- The Accuracy of the RAPC compact was very acceptable for me at distances of 3, 5, 7, and 10 yards, with my aging eyesight. My groups at each of the up-close encounter distances were about 2.0-2.5 inches for the first time I ever fired the gun, after first cleaning it. Groups were not as good for me at 15 yards, probably due to my below average long-distance vision. I know excuses, excuses. Practice is the answer. I fired about 200 rounds. The 5.9-6.0# trigger press I experienced was crisp, soft and acceptable, being inside my personal preference press range and criterion. The heavier weight of the gun and nice grip surface certainly helped, along with the captive dual recoil spring and steel guide rod. I used my Modified-Isosceles Stance, a two-handed grip, & shot high-performance Sig Sauer V-Crown 115, 124, and 147-grain JHPs and FMJs & the Polycase ARX… 10.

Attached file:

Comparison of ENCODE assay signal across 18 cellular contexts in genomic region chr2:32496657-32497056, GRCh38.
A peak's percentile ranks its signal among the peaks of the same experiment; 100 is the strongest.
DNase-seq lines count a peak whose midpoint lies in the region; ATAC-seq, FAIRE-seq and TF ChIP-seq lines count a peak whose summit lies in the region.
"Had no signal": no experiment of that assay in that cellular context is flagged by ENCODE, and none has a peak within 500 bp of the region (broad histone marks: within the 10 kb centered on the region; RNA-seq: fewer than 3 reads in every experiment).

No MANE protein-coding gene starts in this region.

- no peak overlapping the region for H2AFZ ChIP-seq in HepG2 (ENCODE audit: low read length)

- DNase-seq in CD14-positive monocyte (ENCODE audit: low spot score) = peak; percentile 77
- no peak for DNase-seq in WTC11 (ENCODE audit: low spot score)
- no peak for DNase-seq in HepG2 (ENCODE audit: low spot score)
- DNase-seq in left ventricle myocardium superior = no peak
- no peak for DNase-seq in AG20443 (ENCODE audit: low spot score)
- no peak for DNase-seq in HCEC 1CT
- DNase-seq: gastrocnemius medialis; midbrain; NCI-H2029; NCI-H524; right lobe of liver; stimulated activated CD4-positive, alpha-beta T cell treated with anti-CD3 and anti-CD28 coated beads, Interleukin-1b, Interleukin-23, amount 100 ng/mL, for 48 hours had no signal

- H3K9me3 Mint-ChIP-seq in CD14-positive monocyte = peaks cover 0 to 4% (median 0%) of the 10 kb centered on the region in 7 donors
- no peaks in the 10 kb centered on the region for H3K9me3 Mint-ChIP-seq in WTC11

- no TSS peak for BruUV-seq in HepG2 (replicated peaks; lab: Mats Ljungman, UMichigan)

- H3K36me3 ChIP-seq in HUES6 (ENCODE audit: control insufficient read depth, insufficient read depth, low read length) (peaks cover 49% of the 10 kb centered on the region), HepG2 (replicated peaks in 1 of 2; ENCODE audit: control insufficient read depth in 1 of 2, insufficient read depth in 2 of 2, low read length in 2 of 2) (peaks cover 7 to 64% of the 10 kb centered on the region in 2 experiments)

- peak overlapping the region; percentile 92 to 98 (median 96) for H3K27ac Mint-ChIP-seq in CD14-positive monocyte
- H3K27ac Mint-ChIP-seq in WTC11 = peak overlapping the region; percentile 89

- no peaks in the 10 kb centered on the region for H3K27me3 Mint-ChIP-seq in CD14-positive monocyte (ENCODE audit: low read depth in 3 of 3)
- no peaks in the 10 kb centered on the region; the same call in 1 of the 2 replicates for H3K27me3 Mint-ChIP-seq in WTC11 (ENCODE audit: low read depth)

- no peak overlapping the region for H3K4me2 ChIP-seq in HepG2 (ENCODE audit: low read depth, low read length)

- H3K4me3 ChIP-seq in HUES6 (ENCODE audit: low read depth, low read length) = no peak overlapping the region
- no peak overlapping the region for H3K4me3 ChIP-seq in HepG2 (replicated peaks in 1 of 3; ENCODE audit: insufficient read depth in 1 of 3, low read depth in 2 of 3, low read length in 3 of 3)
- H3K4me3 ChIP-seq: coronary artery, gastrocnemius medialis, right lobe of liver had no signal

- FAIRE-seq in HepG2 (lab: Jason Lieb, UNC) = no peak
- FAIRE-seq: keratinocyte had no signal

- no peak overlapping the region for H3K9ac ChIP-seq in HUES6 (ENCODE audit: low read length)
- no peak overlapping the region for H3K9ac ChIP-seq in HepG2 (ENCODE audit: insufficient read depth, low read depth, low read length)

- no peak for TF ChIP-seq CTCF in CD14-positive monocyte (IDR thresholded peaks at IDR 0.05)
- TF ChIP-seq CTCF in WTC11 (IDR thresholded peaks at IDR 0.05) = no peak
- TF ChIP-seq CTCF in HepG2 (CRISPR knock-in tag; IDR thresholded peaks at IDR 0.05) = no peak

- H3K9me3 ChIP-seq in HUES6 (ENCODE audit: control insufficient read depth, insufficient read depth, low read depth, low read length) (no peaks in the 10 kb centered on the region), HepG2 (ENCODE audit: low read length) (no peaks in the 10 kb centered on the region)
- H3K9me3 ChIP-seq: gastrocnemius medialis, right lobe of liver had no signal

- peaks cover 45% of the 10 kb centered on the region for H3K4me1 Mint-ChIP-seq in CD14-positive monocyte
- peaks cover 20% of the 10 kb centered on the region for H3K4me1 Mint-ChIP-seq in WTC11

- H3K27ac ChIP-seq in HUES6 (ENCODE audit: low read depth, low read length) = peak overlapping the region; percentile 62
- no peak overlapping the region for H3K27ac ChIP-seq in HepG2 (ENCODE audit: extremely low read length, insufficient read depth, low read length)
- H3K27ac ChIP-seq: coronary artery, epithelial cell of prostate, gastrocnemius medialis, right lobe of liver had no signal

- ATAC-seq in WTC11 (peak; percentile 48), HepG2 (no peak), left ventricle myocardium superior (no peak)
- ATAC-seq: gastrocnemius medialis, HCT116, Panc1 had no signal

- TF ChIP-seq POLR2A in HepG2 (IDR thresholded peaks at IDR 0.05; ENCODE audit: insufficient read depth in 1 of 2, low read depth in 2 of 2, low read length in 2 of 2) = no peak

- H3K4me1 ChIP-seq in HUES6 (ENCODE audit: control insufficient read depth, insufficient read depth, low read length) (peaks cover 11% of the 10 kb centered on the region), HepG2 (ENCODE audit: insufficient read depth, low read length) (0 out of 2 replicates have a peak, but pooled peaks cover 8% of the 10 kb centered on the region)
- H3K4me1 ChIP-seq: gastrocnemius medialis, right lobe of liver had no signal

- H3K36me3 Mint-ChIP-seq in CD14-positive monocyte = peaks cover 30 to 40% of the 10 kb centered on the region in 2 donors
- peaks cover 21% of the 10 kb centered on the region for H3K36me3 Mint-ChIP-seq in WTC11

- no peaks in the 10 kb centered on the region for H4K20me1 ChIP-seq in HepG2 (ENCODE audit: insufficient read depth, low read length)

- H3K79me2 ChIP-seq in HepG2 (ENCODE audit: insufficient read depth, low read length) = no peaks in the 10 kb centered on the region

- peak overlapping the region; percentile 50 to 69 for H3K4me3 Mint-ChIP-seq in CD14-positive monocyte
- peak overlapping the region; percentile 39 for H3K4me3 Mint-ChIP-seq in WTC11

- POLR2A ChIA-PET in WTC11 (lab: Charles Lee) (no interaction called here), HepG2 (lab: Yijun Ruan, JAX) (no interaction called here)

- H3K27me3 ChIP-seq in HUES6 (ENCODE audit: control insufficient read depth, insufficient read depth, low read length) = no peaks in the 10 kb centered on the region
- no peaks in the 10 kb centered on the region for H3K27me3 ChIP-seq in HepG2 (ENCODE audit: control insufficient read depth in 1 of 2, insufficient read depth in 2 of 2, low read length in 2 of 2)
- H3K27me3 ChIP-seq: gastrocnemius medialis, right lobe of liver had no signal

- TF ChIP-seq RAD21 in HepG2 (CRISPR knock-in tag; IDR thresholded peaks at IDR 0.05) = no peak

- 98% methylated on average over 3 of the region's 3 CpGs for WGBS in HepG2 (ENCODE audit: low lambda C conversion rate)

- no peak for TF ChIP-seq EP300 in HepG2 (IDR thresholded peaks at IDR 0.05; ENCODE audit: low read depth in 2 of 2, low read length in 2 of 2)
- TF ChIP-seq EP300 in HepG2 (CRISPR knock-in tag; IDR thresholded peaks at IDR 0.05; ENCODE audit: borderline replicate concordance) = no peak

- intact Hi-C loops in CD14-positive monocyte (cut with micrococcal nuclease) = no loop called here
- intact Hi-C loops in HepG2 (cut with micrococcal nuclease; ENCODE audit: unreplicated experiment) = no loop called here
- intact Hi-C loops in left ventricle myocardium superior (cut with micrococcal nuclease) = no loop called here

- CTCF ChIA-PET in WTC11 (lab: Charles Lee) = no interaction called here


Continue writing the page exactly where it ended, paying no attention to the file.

- The Trigger Press averaged about 5.9 pounds with 10 readings from my Lyman Electronic Trigger Pull Gauge. This was right within my limits for my press range for my carry guns. It will probably improve after break-in and shooting it more. I prefer that my carry guns have a max. of 6.5 pounds press or much less, so this is there. This is personal preference and a training and gun familiarity issue, but I know some of my recommended and actual 9mm compact CC guns have lighter presses. I analyze and compare 21 of my top 21 CC guns in my recent book. I liked that the trigger press was crisp and certainly acceptable to me… 9.